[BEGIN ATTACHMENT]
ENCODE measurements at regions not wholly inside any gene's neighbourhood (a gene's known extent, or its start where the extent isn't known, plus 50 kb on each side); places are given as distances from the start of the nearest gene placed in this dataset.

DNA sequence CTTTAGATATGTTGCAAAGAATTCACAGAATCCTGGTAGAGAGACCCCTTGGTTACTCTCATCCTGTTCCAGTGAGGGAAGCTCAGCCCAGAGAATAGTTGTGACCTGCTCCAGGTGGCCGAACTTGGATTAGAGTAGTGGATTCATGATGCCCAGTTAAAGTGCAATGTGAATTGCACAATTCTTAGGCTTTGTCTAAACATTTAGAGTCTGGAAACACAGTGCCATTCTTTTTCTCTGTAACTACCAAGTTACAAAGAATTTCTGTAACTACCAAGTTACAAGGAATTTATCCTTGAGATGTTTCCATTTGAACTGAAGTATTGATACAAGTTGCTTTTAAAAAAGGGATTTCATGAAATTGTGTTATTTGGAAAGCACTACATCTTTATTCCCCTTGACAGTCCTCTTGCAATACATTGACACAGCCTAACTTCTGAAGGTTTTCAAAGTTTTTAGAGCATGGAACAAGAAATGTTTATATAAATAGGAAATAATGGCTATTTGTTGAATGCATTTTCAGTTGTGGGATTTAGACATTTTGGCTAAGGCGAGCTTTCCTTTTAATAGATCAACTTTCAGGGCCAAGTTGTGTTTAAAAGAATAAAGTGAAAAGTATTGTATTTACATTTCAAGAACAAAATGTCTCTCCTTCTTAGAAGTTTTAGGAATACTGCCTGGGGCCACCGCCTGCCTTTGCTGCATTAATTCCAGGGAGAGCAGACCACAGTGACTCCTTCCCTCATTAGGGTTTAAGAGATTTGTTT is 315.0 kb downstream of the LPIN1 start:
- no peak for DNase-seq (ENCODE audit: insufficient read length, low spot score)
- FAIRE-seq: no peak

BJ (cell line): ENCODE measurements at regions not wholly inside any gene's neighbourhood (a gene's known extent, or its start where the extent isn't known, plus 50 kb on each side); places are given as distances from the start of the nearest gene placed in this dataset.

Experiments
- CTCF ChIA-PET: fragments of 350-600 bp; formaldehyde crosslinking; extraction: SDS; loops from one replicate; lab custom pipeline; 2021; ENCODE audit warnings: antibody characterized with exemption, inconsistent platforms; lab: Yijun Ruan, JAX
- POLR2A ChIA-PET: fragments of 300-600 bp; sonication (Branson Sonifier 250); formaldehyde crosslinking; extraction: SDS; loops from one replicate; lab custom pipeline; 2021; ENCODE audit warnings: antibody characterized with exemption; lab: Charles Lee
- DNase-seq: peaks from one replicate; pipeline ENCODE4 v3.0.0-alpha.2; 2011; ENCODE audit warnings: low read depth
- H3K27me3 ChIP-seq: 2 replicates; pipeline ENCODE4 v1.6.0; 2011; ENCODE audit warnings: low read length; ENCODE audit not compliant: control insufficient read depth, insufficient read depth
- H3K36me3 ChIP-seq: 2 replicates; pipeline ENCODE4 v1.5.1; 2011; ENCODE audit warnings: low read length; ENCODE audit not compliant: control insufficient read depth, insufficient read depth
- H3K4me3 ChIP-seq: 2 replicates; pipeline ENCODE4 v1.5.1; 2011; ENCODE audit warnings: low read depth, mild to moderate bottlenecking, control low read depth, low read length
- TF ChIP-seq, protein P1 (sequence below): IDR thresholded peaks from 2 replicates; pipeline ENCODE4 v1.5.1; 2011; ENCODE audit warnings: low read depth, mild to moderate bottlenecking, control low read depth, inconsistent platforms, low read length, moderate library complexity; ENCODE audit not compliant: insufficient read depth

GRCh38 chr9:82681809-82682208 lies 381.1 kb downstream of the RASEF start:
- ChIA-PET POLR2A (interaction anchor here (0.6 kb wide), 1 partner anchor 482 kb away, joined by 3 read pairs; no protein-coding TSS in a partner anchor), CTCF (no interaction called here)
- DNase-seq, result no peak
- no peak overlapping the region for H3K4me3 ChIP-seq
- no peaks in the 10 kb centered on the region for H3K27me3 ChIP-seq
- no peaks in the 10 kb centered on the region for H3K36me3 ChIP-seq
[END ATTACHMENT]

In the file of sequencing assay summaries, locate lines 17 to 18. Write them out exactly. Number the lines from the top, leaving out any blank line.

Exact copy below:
- no peak overlapping the region for H3K4me3 ChIP-seq
- no peaks in the 10 kb centered on the region for H3K27me3 ChIP-seq